New Tool Helps African Countries Find the Best Sites for Renewable Energy Projects

Kenya's mega-wind farm at Lake Turkana is suffering delays due to its remoteness, but future renewable projects could be sited better

3 min read

Samuel K. Moore is IEEE Spectrum’s semiconductor editor.

An illustration of the African continent with a solar PV and a wind turbine.
Illustration: iStockPhoto

A windmill, perhaps 20 times the height of people standing at its base, overlooks a populated valley.Ngong Hills wind farm just outside of Nairobi, Kenya.Photo: Grace Wu

Africa has the lowest per capita electricity consumption in the world, due in part to scarce power generation and transmission infrastructure.

By some estimates, demand in the Eastern Africa Power Pool (EAPP) and Southern African Power Pool (SAPP), which include more than 50 percent of the continent’s population, may exceed 1,000 terra-watt hours (TWh) by 2030, nearly three times 2010 electricity consumption. Much work needs to be done to supply that expected demand.

Some of that supply will come from East Africa’s signature wind project, the $680-million, 310-megawatt Lake Turkana Wind Power site in Kenya. Last month, workers installed the last of 350 850-kilowatt Vestas turbines. Engineered by Siemens, the wind farm will add the equivalent of around 18 percent of Kenya’s total installed generating capacity and could serve up to 1 million households.

But there’s a catch. The Lake Turkana project is so remote that it needs a 438-kilometer-long transmission line to deliver its power to population centers. The powerline is years late and was only about 60 percent complete in January, according to the power journal ESI Africa. The project has suffered delays due to community opposition, legal issues, environmental problems, and the World Bank’s decision to withdraw support in 2012. The government recently had to take over payment and procurement from Madrid-based Isolux.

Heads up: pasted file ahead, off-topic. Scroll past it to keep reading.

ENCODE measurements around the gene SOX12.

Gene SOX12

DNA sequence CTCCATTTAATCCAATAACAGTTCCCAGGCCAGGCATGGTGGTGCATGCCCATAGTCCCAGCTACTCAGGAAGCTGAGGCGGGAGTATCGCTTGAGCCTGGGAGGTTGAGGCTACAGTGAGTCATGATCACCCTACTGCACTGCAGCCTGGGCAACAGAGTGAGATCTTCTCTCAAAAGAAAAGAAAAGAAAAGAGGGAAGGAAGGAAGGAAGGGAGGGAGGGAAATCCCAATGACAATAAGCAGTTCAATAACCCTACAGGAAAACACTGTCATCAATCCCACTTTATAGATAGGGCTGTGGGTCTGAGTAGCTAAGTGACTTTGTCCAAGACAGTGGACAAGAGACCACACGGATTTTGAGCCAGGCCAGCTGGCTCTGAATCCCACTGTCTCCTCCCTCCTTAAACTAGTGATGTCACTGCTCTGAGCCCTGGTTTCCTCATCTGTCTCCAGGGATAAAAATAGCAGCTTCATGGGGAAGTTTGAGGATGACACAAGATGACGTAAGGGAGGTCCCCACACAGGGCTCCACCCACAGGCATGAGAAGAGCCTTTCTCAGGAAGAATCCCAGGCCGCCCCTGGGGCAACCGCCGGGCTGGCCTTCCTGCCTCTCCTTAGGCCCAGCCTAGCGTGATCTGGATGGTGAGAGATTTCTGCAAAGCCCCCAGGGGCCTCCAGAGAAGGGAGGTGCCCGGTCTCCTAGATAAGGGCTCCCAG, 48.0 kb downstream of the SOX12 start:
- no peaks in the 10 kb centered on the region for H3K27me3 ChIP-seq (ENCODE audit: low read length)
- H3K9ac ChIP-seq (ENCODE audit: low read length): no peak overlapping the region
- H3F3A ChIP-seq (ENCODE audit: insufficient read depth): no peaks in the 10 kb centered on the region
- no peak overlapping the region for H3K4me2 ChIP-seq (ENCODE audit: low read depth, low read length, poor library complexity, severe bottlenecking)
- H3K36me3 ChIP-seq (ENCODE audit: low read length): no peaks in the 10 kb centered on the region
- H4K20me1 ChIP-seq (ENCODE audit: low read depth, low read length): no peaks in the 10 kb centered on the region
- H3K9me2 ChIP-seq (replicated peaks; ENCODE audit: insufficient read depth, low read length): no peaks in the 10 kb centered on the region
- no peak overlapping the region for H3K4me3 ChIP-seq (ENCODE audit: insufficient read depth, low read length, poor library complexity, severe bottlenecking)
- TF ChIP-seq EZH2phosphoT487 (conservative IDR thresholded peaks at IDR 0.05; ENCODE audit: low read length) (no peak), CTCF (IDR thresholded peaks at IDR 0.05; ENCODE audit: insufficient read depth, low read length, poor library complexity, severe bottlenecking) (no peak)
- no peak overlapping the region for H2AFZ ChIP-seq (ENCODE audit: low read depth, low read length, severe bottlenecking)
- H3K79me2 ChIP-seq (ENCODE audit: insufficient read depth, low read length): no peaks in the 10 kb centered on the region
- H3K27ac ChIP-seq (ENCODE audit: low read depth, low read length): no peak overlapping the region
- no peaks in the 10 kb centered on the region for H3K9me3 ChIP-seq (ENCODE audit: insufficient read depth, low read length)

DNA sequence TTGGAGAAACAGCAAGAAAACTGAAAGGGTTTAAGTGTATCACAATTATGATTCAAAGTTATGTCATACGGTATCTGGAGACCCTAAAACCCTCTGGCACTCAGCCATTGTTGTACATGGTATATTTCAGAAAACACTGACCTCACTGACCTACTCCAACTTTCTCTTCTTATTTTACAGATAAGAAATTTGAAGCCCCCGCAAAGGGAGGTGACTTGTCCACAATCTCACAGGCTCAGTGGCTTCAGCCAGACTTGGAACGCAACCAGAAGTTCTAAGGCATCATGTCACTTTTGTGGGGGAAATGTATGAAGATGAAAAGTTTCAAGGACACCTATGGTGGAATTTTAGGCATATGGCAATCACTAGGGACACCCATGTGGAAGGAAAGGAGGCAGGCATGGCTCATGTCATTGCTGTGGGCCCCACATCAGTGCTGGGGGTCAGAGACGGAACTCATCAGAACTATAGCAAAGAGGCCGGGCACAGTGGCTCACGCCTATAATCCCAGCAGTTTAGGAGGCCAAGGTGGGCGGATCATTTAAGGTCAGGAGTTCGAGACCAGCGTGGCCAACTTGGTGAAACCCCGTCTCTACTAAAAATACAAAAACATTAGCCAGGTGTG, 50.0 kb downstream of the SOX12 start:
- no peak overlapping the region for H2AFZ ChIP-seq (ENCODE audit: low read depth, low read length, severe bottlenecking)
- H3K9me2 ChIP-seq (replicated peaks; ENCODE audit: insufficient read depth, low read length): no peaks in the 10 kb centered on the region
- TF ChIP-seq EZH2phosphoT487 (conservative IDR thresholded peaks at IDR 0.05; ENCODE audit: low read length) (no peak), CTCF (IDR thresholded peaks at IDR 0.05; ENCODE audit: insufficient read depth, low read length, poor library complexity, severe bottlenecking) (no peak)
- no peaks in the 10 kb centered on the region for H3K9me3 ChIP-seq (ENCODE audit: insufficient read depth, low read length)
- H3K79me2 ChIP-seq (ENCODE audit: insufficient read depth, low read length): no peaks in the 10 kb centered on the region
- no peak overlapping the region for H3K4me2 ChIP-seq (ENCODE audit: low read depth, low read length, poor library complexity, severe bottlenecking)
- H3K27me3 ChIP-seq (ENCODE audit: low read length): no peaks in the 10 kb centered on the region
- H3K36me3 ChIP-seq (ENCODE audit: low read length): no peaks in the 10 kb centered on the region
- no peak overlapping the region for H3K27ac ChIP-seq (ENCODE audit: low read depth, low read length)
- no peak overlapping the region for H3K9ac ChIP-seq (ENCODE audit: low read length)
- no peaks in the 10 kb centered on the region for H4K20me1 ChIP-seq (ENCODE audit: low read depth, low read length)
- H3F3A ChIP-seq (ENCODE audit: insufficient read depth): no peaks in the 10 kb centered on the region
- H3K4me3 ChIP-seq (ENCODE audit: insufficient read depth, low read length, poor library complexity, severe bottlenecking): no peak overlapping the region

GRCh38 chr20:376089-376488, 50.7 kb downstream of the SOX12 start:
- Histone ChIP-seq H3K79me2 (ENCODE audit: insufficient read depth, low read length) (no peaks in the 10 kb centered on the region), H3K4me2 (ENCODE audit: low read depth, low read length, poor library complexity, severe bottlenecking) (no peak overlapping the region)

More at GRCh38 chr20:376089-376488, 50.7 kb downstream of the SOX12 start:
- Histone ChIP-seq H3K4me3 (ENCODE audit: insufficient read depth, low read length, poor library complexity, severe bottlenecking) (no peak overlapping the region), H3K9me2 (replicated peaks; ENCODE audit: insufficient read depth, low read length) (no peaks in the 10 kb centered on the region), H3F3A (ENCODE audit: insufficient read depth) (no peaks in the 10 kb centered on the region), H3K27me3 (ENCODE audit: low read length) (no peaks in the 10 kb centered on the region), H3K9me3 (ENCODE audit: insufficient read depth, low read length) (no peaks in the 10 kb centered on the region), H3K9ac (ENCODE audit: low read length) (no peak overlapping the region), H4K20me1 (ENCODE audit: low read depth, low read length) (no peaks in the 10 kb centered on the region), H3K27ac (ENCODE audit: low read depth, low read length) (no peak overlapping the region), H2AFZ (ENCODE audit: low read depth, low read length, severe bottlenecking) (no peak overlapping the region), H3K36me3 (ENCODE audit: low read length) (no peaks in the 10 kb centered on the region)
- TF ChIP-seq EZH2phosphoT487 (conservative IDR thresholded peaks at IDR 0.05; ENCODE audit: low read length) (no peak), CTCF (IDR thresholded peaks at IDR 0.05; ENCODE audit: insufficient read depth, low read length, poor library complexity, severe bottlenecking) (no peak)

A new tool called Multicriteria Analysis for Planning Renewable Energy (MapRE) might keep such delays from happening by helping governments, utilities, and developers pick better sites for renewable energy projects. Developed by researchers at the University of California, Berkeley; Lawrence Berkeley National Laboratory; and International Renewable Energy Agency, MapRE lets users characterize solar and wind energy sites according to a fuller set of criteria than other analyses have.

“If we want wind and solar to be part of the mix as soon as possible we need to take a different approach to strategic siting”

MapRE starts with a large spatial database that includes wind speeds and timing, solar insolation, and other physical factors, explains Grace Wu, a PhD candidate who worked on it at the University of California, Berkeley’s Energy Resources Group. But it also factors in the impact of both the project and the transmission infrastructure it will need. These factors include the transmission extension costs based on population density and on the estimated distance to the nearest grid infrastructure. Using the tool, potential projects requiring long transmission extensions, which increase project risk, can be identified.

Combining these factors leads not to a list of sites that developers have typically gone after—the windiest places or the sunniest spots—but to what MapRE’s developers call “no-regrets sites.” These are spots that are low cost, low impact, and highly accessible.

The Lake Turkana Project “is a timely example of why this type of planning and analysis is important,” says Wu. “The riskiness of these remote projects highlight that the way we are currently prioritizing projects is leading to delays and additional costs. If we want wind and solar to be part of the mix as soon as possible we need to take a different approach to strategic siting.”

In a study recently published in the Proceedings of the National Academy of Sciences, the authors apply the MapRE tool and show that potential for renewable energy generation is several times greater than demand in many countries. In southern and eastern Africa, Wu and her co-authors argue that international energy trade can lower system costs by reducing the need for conventional power plants. For example, peak demand in one country might line up with peak solar or wind generation in another.

MapRE has already been introduced to stakeholders in both African power pools, and the researchers expect they will use it to prioritize projects. Zimbabwe is already using it to steer developers toward potential wind power sites, she says. The European Climate Fund is sponsoring a study using the MapRE tool to argue for wind and solar alternatives to a fossil-fuel plant in Bangladesh. And the World Bank and Vietnam are using MapRE to find a way to add 12 gigawatts of utility solar power in that country.

Wu and her collaborators hope to expand MapRe to more regions and make improve its usability.

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